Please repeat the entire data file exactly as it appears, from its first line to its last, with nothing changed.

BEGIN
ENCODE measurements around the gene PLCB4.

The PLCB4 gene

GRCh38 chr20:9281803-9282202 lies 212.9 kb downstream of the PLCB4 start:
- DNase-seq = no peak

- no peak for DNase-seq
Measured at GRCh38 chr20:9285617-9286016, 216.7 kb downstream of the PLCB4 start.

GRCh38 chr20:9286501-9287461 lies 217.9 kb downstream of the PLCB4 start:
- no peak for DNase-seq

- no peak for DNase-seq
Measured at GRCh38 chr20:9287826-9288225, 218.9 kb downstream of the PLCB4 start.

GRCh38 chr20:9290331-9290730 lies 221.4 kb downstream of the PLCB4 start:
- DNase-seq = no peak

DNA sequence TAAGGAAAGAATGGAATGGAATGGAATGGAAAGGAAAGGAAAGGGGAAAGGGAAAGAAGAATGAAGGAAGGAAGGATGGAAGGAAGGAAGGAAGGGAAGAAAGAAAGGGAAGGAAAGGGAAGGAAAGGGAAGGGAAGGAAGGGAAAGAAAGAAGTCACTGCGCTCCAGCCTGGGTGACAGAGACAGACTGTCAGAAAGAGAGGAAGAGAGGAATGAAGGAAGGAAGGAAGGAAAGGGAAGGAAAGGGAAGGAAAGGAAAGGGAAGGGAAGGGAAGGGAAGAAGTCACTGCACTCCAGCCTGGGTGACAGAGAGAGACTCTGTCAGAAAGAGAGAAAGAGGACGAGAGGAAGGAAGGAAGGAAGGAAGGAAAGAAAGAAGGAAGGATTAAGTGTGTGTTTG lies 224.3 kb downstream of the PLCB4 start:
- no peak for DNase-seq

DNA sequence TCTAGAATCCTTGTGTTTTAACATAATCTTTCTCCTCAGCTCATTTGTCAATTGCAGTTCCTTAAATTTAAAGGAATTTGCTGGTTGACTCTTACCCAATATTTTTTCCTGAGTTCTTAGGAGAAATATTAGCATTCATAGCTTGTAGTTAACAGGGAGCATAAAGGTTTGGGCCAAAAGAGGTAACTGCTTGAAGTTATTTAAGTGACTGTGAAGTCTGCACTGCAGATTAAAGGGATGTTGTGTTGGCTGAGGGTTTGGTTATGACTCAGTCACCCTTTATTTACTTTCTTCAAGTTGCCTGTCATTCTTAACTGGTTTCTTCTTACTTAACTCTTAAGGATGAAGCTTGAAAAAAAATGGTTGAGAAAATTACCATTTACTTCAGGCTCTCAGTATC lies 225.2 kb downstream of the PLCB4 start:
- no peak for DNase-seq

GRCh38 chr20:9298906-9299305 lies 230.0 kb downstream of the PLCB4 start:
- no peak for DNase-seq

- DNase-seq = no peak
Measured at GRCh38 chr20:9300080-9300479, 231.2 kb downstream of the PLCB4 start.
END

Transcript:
ENCODE measurements around the gene PLCB4.

The PLCB4 gene

GRCh38 chr20:9281803-9282202 lies 212.9 kb downstream of the PLCB4 start:
- DNase-seq = no peak

- no peak for DNase-seq
Measured at GRCh38 chr20:9285617-9286016, 216.7 kb downstream of the PLCB4 start.

GRCh38 chr20:9286501-9287461 lies 217.9 kb downstream of the PLCB4 start:
- no peak for DNase-seq

- no peak for DNase-seq
Measured at GRCh38 chr20:9287826-9288225, 218.9 kb downstream of the PLCB4 start.

GRCh38 chr20:9290331-9290730 lies 221.4 kb downstream of the PLCB4 start:
- DNase-seq = no peak

DNA sequence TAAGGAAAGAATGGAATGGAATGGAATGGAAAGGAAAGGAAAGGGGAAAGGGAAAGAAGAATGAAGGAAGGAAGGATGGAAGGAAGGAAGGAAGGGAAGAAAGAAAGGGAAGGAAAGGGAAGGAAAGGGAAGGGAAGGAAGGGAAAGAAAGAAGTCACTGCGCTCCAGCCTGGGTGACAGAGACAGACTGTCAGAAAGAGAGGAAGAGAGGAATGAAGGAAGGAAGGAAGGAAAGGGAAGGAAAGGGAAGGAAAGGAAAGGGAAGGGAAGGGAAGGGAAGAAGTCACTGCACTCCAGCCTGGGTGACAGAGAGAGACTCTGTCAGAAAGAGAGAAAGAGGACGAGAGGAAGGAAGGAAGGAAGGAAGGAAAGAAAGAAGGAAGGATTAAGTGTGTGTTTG lies 224.3 kb downstream of the PLCB4 start:
- no peak for DNase-seq

DNA sequence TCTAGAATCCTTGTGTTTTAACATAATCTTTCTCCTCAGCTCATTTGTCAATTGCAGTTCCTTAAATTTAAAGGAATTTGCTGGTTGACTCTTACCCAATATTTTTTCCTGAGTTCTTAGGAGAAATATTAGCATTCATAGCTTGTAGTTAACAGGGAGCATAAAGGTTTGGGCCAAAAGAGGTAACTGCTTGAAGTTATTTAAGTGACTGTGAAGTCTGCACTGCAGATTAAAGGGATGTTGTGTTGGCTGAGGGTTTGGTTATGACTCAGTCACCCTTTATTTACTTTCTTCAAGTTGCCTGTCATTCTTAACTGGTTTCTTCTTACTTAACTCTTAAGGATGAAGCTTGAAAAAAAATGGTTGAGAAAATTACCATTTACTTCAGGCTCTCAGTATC lies 225.2 kb downstream of the PLCB4 start:
- no peak for DNase-seq

GRCh38 chr20:9298906-9299305 lies 230.0 kb downstream of the PLCB4 start:
- no peak for DNase-seq

- DNase-seq = no peak
Measured at GRCh38 chr20:9300080-9300479, 231.2 kb downstream of the PLCB4 start.